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Posted 23 July 2016 - 09:53 PM

Looking great in Boston...

#45 by jiminy

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Posted 24 July 2016 - 06:13 AM

I think if we look at his spray chart, we might be able to identify why Kepler's BABiP is so low.Focus on the blue dots in the OF and the plethora of green dots at the 2B/1B area.
 
http://www.fangraphs...type=battedball


Okay I looked, and I see a big cluster of ground outs to the right side of the infield. Is your interpretation that his babip is not low because of bad luck but because he grounds out too much?

#46 jimmer

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Posted 24 July 2016 - 07:20 PM

 

Okay I looked, and I see a big cluster of ground outs to the right side of the infield. Is your interpretation that his babip is not low because of bad luck but because he grounds out too much?

I'm saying, in this instance, seems the amount of easy fly balls as opposed to line drives (on top of the many grounders to the 1B-2B side) suggest his BABIP is a product of his swing more than just bad luck.  

 

So you know, I'm a huge Kepler fan, basically since we got him, so there's no trying to prove one thing over another here, just thinking that in this instance, it has more to do with his swing than anything else. BTW, his BABIP is improving.

Edited by jimmer, 24 July 2016 - 07:29 PM.


#47 twinssouth

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Posted 24 July 2016 - 08:54 PM

By season end, Kepler will be in running for ROY, he's that good. I also think his best long term position may be 1st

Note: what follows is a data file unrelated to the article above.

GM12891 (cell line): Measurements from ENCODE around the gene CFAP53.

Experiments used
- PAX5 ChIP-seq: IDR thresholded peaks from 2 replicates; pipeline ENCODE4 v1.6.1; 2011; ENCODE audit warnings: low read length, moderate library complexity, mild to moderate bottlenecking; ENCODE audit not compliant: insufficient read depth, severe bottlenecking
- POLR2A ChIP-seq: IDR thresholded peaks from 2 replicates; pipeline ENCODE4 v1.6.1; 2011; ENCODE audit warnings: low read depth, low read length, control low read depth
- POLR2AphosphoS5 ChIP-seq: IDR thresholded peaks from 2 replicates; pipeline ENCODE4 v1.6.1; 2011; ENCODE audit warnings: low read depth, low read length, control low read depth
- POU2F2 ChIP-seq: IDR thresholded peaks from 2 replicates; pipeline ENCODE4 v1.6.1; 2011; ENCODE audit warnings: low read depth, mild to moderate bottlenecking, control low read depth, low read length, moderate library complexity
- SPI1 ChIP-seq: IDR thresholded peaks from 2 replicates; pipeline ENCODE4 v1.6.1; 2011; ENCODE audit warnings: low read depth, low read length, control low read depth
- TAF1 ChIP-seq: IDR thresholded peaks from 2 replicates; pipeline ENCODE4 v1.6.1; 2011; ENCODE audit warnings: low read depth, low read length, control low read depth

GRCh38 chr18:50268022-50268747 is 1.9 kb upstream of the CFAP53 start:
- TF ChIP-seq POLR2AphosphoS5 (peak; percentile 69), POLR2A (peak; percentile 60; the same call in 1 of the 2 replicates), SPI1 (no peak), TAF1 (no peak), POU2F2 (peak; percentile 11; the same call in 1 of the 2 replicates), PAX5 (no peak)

#48 drivlikejehu

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Posted 24 July 2016 - 10:38 PM

 

Pitching WAR and hitting WAR are composed of entirely different measures of performance.  If you want to use WAR in this case, the only way you should do that is by saying something to the effect of "Kepler is much better by WAR relative to other rookie hitters compared to how much better Fulmer is by WAR relative to other pitchers"  Otherwise you completely derailed in your use of the stat.  

 

And most of you are completely misusing it because you're comparing something barely better than saying 3.23 ERA < .350 OBP.  Barely.

 

The measures aren't entirely different, they are based on runs created/prevented against replacement level.

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#49 Brock Beauchamp

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Posted 25 July 2016 - 05:49 AM

I also think his best long term position may be 1st

Boy, that would be a real waste of athleticism.
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#50 TheLeviathan

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Posted 25 July 2016 - 07:24 AM

 

The measures aren't entirely different, they are based on runs created/prevented against replacement level.

 

OBP and WHIP both measure how often you are/are not creating base runners.  You like comparing pitchers and hitters using them too?  

 

C'mon.  I kind of like WAR and you're making me resent the stat by how erroneously you're using it.